QuickStart: Replication & Recovery 1.2
Publisher: Enhanced Software Technologies, Inc.
Price: $99 US
Reviewer: Daniel Lazenby
The need for industrial-strength backup and bare-metal recovery tools increases as Linux continues to mature and move into the mission-critical world. Enhanced Software Technologies' (EST) QuickStart product addresses this need.
Total failure of the operating system hard disk might be considered a worst-case system recovery situation. Normally, the replacement disk lacks any operating software or system configuration files. This situation is sometimes referred to as a bare-metal recovery. Typically, a bare-metal system recovery begins with laying down the operating system. Once the operating system has been laid down, a minimal amount of system configuration is done. Next, the backup software is loaded and configured. With these steps accomplished, the platform can be restored to its baseline configuration. Many hours, CDs, diskettes or tapes later, the operating system and application software will have been restored. QuickStart greatly simplifies this process.
With QuickStart, bare-metal recovery is reduced to a mere three-step process and a couple of mouse clicks. Just pop in the Data Rescue diskette, insert the QuickStart recovery tape and boot the machine. After the machine boots, one is presented with a simple dialog box containing a couple of buttons. Selecting the recover button displays a “Recover System” dialog box. At this point, you verify the source media and target destination. A simple click on the “Start Recovery” button and you are on your way to restoring the system.
Creating the QuickStart recovery media involves booting the system from the QuickStart diskette. Next, you verify the type of mouse and tape drive and enable compression if you wish. At this point, you can choose to save your configuration or repeat the configuration steps the next time the system boots from the QuickStart diskette.
The QuickStart release I reviewed presented a five-button bar menu once the product was configured. This menu provided the options to back up the system, verify a backup, recover the system, configure QuickStart, or exit and reboot the system. Selecting the backup button displays the “Backup System” dialog box. Here, you select the backup source and the destination media. Selecting the “Start Backup” button on the dialog panel displays the backup progress meter panel. The progress panel displays the lapsed and remaining time, total kilobytes (KB) to be backed up, KB completed and remaining, and the current transfer rate.
Upon completion of the backup, an option to verify the backup is presented. This release of QuickStart required the backup verification to be started manually, and I understand verification will be started automatically with the next release.
My backups used an ATAPI-connected Eagle Ti-4 tape drive. Using QuickStart compression, a backup of my 3.14GB disk took less than 50 minutes. The progress display had indicated it would take about 50 minutes to verify the compressed backup. Non-compressed backups took about 1.5 hours. Verification of the uncompressed backup also took about 1.5 hours. I got more reliable verification results on the uncompressed backups than I did on the compressed backups. My hardware configuration seemed to prefer uncompressed backups—I'm not sure why.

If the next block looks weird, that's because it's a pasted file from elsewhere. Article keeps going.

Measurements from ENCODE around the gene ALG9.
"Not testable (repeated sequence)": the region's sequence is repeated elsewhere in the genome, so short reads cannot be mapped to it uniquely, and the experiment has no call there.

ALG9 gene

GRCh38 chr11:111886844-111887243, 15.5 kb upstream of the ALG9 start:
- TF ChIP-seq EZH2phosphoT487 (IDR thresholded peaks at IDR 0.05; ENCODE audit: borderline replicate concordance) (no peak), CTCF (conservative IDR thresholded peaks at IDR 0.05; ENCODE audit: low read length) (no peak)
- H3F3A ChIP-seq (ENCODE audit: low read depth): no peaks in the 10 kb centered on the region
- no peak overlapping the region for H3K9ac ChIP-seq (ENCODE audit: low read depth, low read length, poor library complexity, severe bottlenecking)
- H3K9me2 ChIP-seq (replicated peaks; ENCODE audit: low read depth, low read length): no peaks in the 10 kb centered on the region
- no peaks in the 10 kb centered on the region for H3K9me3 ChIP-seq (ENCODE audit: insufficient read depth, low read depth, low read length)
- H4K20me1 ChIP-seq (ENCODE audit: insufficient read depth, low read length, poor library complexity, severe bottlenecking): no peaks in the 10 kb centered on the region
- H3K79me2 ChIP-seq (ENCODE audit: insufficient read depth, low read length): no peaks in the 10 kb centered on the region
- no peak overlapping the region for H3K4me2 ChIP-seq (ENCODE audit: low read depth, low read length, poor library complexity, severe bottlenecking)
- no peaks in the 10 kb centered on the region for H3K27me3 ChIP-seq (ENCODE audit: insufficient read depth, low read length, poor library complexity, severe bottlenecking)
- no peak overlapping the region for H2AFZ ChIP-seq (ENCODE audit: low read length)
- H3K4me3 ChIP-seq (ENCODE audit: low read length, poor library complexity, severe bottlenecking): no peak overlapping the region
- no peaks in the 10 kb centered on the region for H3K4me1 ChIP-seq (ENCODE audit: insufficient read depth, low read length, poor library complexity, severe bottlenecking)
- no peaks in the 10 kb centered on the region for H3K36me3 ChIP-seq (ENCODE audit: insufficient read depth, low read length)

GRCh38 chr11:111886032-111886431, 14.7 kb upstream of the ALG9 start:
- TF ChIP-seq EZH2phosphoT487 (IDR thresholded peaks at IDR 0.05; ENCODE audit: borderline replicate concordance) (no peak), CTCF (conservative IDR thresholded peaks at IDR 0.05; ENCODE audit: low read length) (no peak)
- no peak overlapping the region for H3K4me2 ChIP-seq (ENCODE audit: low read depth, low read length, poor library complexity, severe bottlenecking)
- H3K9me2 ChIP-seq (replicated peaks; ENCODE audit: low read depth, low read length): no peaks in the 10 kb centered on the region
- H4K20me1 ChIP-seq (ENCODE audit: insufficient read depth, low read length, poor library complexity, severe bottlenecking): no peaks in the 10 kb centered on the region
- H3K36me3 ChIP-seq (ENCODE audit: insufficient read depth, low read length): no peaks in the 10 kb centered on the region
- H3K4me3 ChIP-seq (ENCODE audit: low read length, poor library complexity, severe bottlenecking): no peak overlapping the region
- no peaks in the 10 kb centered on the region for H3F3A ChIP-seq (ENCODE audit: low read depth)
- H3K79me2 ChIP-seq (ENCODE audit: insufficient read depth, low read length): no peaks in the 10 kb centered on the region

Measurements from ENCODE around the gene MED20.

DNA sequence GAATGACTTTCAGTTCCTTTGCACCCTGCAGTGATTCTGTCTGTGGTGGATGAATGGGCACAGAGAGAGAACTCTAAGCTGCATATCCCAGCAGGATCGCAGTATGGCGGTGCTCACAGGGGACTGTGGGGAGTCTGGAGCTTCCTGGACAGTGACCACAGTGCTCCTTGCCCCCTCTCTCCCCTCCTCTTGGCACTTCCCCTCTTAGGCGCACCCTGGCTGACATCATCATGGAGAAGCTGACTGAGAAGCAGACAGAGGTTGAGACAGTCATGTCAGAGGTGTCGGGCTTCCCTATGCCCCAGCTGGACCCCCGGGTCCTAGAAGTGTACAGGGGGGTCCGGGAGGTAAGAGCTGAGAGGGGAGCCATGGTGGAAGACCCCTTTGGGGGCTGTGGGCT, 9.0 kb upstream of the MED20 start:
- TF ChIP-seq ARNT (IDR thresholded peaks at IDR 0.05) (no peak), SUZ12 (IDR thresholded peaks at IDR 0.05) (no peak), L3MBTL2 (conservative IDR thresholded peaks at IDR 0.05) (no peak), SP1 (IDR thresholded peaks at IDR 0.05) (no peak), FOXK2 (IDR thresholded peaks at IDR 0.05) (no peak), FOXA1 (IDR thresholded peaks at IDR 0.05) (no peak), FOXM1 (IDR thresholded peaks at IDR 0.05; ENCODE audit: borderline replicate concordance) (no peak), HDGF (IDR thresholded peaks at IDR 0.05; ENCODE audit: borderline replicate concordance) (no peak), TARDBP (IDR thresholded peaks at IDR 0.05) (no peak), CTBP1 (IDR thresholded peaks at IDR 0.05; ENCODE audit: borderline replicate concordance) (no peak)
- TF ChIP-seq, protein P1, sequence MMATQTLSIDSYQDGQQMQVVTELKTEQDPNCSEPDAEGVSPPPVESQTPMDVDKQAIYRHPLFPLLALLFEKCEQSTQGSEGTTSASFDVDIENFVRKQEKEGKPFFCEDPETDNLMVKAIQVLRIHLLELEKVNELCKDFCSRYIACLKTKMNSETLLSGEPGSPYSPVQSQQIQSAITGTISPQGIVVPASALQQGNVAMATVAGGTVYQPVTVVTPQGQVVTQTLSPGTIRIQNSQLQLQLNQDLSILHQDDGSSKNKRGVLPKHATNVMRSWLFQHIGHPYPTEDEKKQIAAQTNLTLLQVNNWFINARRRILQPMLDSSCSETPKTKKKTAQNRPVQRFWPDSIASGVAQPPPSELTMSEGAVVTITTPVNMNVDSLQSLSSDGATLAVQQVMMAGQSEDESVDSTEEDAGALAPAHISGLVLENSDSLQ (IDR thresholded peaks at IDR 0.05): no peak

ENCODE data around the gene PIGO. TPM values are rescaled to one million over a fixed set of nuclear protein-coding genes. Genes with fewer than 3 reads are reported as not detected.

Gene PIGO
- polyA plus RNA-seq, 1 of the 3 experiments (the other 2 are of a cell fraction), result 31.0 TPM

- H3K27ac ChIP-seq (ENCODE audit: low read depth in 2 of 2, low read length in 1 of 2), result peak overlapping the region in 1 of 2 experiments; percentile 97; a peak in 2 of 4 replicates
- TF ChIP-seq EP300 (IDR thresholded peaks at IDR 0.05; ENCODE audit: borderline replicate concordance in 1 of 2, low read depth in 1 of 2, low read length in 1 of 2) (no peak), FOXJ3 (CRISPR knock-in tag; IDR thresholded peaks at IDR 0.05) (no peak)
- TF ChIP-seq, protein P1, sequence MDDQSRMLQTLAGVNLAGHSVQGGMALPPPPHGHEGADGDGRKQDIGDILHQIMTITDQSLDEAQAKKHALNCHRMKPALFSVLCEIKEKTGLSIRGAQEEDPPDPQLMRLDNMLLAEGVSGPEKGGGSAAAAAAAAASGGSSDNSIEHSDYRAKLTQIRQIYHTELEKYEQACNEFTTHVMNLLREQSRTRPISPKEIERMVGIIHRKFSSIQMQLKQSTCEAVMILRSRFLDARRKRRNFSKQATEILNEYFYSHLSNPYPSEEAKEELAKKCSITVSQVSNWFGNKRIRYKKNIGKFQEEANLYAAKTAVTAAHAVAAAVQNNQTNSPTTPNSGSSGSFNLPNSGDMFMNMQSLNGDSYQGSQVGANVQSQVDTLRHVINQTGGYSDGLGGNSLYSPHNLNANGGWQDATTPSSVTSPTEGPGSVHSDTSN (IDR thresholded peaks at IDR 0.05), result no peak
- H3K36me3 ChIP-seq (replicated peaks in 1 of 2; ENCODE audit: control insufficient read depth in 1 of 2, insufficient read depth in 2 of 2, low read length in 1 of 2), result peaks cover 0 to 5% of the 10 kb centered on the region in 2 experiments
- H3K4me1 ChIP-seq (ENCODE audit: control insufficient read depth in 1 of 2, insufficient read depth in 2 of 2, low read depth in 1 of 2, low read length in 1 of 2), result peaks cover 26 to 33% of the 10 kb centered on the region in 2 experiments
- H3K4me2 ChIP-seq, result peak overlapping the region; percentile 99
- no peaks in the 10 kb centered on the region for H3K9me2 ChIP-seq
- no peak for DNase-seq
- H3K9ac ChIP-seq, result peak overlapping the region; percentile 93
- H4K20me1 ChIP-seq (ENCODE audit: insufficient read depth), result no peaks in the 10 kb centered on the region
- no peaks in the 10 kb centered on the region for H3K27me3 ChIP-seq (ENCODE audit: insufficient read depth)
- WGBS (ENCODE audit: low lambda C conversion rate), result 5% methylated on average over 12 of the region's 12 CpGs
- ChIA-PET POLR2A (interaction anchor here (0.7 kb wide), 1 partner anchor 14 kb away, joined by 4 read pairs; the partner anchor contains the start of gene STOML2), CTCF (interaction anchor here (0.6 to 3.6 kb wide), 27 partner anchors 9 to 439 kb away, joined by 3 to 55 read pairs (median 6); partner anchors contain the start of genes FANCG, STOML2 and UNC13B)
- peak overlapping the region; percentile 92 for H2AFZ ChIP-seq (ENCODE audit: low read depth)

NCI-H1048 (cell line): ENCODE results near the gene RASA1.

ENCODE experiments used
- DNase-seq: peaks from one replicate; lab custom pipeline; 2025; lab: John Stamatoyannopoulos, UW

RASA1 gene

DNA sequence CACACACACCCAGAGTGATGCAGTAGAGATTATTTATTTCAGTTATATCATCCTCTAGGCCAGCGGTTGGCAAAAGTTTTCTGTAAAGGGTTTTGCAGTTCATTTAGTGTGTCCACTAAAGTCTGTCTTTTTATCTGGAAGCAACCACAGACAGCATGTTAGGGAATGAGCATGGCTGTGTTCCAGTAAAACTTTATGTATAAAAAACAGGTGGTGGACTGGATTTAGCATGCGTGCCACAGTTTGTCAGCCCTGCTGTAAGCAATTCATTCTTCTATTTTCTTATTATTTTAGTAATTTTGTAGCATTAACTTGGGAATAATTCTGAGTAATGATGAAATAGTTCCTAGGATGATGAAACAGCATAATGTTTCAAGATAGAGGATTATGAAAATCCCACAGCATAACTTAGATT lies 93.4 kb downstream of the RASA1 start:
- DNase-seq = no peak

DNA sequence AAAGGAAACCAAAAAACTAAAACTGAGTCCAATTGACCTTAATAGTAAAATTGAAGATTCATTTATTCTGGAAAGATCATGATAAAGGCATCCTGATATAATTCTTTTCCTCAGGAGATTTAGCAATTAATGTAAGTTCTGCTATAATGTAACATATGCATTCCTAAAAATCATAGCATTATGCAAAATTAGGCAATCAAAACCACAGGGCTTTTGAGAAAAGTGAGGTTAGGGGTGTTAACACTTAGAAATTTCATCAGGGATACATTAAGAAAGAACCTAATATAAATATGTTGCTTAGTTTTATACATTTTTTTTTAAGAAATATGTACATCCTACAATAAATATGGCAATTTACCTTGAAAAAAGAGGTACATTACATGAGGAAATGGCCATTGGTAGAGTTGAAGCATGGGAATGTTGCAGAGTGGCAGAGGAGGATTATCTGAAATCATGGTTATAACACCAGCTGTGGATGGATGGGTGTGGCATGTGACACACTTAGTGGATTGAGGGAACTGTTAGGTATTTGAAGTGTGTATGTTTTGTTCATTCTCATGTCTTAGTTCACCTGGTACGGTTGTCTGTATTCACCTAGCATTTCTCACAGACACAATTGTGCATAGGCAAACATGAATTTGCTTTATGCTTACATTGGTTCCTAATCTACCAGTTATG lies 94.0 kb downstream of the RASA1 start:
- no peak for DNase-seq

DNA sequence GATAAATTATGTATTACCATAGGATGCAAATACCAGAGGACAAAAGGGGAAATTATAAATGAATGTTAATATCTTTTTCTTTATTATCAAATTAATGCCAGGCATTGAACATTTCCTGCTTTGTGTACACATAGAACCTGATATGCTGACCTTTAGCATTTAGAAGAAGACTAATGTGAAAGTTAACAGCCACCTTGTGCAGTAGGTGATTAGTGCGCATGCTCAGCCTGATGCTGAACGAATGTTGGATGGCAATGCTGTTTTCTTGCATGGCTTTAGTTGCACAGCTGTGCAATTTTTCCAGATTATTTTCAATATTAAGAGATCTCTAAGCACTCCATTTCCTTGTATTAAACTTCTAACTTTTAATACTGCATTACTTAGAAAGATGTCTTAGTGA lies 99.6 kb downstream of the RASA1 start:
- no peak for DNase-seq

Besides its usefulness as an integral component of an overall system recovery strategy, QuickStart can be used to move a system's software from a smaller to a larger hard disk. It can also rapidly replicate a standard software installation on multiple platforms. (Contact EST for licensing options and pricing if you plan to do mass system replication.)
Release v1.2 of QuickStart can be used with several Intel-based operating systems including Linux, UnixWare, SCO Interactive UNIX, BSD, Windows NT, Windows 95, NetWare and OS/2. An upcoming release of QuickStart is expected to support the Power PC-based Macintosh OS, a couple of other flavors of UNIX and the BeOS.
Practical Task Scheduling Deployment
One of the best things about the UNIX environment (aside from being stable and efficient) is the vast array of software tools available to help you do your job. Traditionally, a UNIX tool does only one thing, but does that one thing very well. For example, grep is very easy to use and can search vast amounts of data quickly. The find tool can find a particular file or files based on all kinds of criteria. It's pretty easy to string these tools together to build even more powerful tools, such as a tool that finds all of the .log files in the /home directory and searches each one for a particular entry. This erector-set mentality allows UNIX system administrators to seem to always have the right tool for the job.
Cron traditionally has been considered another such a tool for job scheduling, but is it enough? This webinar considers that very question. The first part builds on a previous Geek Guide, Beyond Cron, and briefly describes how to know when it might be time to consider upgrading your job scheduling infrastructure. The second part presents an actual planning and implementation framework.
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